Douglas RosenbergQuite regularly I walk by a small printed sign on a door in the art building. It may be on the woodshop door or another studio, but I remember the text of the sign quite distinctly:

Go forward with curiosity not expectations.

Artists and creatives tend to post reminders of such things around their work area so as (I think) to remind ourselves to stay engaged. That other creatives and artists often encounter the same crushing periods of doubt that we do, and periods in which we question the very necessity of what we are attempting to communicate to the world.

My first such memory of a small printed mantra was back in a clay shop I worked in at my local junior college in my early 20’s. Above the table where we wedged clay was a taped-up paper with the following hand-written quote:

The artist makes the object, however, the viewer completes the work of art

I know subsequently that this is an idea shared by a number of people associated with the DADA movement, however, in my memory, it was attributed to Marcel Duchamp. What he actually said is a bit different:

All in all, the creative act is not performed by the artist alone; the spectator brings the work in contact with the external world by deciphering and interpreting its inner qualifications and thus adds his contribution to the creative act.

Nonetheless, such mantras or, to be less generous, platitudes, serve a distinct purpose in that they connect us to a history of people like us, girded against failure, against irrelevance and always moving toward the realization of an idea that we simply cannot let go of. The desire to illustrate, for the world, that ineffable thing that only we (or me, or you) can see in our mind’s eye, begins for many of us as children. The sense of play and unbridled enthusiasm that we encounter in our earliest years, the kind of creativity that precedes criticism, leads to a particular sort of embodied knowledge. We begin to know the world through our senses and through what the philosopher Merlou-Ponty calls “a sensory field.” His concept of a sensory field implies that we experience the world spatially, and that all sensory objects must occupy space. While we do not recognize all of the objects in a sensory space, we do come to know those that we have direct embodied contact with. In other words, those that we bump into impress themselves on our sense of self, and shape our perception of the world as well.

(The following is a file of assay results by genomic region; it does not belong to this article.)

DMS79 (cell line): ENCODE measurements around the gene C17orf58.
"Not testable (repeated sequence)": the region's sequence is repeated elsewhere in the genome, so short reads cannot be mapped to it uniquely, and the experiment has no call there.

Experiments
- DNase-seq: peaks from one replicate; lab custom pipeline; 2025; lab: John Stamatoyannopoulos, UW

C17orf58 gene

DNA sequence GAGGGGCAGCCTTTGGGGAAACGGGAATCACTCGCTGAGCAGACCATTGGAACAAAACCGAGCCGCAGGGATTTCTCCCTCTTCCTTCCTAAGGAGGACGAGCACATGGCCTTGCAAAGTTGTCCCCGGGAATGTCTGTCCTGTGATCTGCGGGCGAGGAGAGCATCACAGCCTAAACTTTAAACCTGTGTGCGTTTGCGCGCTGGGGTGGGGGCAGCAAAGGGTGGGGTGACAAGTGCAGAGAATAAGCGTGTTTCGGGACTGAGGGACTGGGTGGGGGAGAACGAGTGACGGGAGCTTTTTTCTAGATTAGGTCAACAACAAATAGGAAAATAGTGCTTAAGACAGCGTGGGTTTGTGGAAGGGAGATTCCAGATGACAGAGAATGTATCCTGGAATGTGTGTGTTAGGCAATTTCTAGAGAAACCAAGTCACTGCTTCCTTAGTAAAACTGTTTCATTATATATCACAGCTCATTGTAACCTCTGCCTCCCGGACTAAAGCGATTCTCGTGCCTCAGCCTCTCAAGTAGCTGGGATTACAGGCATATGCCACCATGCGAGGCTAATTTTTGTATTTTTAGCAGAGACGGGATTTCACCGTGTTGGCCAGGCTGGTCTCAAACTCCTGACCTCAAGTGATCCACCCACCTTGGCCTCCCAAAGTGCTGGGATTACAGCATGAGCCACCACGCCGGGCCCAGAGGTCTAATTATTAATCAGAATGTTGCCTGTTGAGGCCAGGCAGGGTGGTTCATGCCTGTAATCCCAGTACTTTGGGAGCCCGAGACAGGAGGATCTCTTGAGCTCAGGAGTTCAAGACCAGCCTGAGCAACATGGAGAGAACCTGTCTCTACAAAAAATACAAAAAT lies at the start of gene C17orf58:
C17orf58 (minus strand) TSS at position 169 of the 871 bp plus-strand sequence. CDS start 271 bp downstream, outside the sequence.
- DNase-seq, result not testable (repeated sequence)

I find that I know the world and, in a sense, the world comes to know me through those encounters with works of art or music or culture in general that feel at once both random and part of some larger cosmology. Sentences taped to a door or random observances of quotes by poets or thinkers are stuck in my mind and function like navigational points of reference or survey markers for my sense of the world and my place in it.

When I let go of what I am, I become what I might be.
-Lao Tzu

I recall reading Lao Tzu’s writings at some time when it was in vogue to do so. This quote resonates with a number of such quotes that attempt to explain how we shape our self-image and by extension, how our self-image shapes us. As artists, we constantly reinvent our self through the objects we make and share with the world. Lao Tzu ask us to consider how detaching from the sense of self that comes with the familiarity of our own creation actually frees us up to expand our creative practices. Such aphorisms, in the aggregate, can shape our worldview and even detach from their original context, offering a moment of respite or even enlightenment. They can unlock us to move on from some fixed point, reinforce something we knew all along or shake us up in often profound ways.

One such collection of simple statements of possibility is 10 Rules For Teachers and Students, alternately attributed to both John Cage and Sister Corita Kent. I particularly remember rule 8:

Consider everything an experiment.

Douglas Rosenberg
Chair, UW-Madison Art Department